We have a great opportunity at Penn given that we have Coursera as well as Sirius XM radio, which is right on Locust Walk in Huntsman Hall. We have been using Sirius XM as a platform to reach out. I have a show called The Process which talks about the college admission and selection process. That’s a quarterly show. What’s great about it too is that you get the content and then we can repurpose it and use it elsewhere. Provost Price asked whether we could put together a “How to Apply to College” course on Coursera. We are almost finished with it. We are going to be launching it late January/early February. Penn is partnered with Steppingstone Scholars, which is a national organization in Boston and here in Philadelphia that reaches out and works with students as early as the fourth grade. Penn students talk about their transitions of applying to college and transitioning into college. Our cultural resource directors and some of our other hub directors were interviewed. So students can really get a sense of what this campus environment is like. We bring them through the application process, we bring them through the financial aid process with Elaine Papas Varas and Student Financial Services. This is going to be a toolkit that students can access. But really what we hope for here is that school districts will access these assets. You can download it right away. It’s on-demand once it’s released. And so there will be a lot of functional pieces wherever a student is in the admissions process. So I am very excited about “How to Apply to College.”
Penn offers counseling guidance. This is about Ivy in Your Backyard. When the cuts were happening in the Philadelphia School District, we made sure that we reached out as a partner in the local community. We had the Alumni Interview Program talk about how to interview for college. We had Kelly Writers House talk about how to write college essays. Quaker Days are our yield events. We received the Models of Excellence Award, so I am really happy about being recognized for that work.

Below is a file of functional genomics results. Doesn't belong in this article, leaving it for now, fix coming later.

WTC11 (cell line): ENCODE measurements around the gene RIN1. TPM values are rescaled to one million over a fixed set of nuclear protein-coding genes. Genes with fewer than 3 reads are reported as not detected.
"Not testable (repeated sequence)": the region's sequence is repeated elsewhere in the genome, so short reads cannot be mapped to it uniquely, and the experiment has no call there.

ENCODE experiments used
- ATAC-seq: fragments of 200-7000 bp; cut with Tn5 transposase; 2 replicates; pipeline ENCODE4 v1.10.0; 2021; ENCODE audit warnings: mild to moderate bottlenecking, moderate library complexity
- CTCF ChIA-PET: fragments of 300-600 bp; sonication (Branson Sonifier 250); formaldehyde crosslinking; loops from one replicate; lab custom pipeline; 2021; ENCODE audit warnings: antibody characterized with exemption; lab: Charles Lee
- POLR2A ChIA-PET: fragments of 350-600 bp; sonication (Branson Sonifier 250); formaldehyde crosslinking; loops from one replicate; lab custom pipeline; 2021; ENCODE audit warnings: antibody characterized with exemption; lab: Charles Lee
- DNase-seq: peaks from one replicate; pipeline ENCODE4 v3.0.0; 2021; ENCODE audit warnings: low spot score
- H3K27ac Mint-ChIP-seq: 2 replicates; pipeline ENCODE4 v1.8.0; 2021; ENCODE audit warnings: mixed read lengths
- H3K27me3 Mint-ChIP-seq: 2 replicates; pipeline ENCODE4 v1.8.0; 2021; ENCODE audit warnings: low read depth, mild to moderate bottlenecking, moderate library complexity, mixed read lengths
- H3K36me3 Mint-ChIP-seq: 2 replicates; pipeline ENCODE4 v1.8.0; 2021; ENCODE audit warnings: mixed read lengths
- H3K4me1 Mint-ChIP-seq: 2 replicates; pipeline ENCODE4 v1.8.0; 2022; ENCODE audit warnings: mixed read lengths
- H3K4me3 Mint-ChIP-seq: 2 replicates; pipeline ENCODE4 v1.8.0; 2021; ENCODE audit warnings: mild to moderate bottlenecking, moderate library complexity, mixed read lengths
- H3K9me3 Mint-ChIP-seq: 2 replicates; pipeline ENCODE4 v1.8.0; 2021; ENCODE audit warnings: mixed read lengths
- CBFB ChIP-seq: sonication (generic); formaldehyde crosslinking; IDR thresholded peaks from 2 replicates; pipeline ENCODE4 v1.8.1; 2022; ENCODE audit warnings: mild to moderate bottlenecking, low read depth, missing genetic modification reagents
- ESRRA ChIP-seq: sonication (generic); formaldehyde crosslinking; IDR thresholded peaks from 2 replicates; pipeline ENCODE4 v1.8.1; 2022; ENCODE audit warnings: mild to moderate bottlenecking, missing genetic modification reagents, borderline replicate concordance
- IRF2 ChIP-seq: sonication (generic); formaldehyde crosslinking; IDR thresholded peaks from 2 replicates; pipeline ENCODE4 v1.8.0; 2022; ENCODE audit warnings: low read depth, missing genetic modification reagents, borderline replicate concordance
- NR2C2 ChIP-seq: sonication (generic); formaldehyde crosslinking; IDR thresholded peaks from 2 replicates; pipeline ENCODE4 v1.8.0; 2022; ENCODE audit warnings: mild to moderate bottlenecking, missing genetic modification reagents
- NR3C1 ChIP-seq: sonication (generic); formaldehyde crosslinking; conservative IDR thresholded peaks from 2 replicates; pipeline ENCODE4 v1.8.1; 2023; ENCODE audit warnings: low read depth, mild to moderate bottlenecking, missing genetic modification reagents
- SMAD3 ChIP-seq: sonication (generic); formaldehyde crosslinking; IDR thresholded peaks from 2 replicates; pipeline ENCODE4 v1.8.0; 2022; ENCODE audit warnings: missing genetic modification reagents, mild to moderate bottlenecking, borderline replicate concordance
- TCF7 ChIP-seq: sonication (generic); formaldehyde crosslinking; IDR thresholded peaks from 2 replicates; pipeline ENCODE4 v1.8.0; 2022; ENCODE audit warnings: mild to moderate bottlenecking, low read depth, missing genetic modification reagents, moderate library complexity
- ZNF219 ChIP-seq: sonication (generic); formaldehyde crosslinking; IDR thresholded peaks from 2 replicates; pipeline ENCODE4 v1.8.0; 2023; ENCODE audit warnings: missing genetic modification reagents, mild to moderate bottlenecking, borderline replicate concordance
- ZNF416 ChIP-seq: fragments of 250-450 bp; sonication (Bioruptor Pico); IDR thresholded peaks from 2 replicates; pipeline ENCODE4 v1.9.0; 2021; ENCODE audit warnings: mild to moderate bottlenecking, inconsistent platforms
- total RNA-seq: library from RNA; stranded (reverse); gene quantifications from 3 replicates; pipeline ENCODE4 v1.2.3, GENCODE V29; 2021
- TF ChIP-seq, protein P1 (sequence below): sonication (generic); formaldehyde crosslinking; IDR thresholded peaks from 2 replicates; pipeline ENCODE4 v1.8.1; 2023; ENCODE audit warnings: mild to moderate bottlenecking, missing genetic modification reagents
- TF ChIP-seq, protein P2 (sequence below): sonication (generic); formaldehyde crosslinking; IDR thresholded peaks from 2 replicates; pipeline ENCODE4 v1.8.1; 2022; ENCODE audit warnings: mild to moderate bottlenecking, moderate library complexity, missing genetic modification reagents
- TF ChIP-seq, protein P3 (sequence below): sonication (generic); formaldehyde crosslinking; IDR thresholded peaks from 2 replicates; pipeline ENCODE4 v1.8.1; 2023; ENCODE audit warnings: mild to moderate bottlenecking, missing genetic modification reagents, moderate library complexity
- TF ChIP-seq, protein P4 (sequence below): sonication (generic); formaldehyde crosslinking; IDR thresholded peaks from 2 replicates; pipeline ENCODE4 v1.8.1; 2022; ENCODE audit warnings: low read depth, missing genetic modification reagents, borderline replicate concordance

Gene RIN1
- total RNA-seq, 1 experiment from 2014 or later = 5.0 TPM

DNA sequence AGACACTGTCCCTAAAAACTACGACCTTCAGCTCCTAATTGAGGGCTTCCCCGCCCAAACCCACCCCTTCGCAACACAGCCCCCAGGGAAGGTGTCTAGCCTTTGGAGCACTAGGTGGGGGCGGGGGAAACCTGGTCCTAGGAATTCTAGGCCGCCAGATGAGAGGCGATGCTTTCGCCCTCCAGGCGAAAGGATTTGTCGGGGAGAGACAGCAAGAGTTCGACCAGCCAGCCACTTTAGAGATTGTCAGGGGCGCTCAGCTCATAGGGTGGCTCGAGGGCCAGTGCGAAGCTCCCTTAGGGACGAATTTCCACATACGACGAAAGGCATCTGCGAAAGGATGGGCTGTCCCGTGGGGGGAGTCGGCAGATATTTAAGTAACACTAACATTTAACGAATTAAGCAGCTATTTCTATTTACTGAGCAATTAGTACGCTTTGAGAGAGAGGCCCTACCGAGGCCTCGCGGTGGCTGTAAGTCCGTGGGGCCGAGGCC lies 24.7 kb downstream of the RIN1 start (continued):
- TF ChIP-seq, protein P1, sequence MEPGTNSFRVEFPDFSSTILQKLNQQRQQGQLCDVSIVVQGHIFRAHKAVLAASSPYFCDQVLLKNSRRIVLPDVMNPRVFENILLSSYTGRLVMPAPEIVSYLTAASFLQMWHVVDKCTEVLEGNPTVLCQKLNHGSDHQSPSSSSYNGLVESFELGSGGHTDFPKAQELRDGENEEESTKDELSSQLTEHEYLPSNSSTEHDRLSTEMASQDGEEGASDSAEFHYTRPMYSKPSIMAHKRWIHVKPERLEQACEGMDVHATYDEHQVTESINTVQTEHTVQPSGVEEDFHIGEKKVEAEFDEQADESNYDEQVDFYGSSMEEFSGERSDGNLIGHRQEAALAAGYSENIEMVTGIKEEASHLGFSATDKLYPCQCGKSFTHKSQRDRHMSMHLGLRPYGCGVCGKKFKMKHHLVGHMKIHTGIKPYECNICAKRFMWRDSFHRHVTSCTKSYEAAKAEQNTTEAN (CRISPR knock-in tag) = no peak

Now I know that this a public meeting and that this is being shared. I usually don’t like sharing information like this, but it is all public information and we aggregated it together. Believe me, you have to stand on your own, but in a market you need to also show where you are relatively positioned. Now applications from 2008-2011 were 22,000, 26,000, then up to 31,000. You hit the strategy project and this is where our work has gone and we are close to 40,000 applications from about 31,000 applications prior to that. This is because of our outreach. This isn’t trying to get more applicants but to be more selective. We have also seen about 50% growth in our underrepresented minority applications as well from that time period. You can see from 2013 and up. And the Penn Alumni Interview Program. We have reached about 93-94% of our applicants in 2016. This is an investment by the Penn Alumni Office and Penn Admissions that every student gets interviewed. This is a critical outreach. If we want to think about how students can tell their story.
Finally, our key priorities for 2016-2017. Some of these are ongoing. When we really think about the types of messages that are important to the groups that we are reaching out to. What’s the Penn story? Our visitors’ center experience: we have about 70,000 each year through College Hall. How can we make sure they are having the best experience possible? Our international recruitment. How do we set priorities abroad, particularly for financial aid that is not need-blind on the international front but still is all grant-based financial aid once a student qualifies? Counselor engagement, we touched on that already. And our ongoing equity and access initiatives which look back right into the Compact 2020.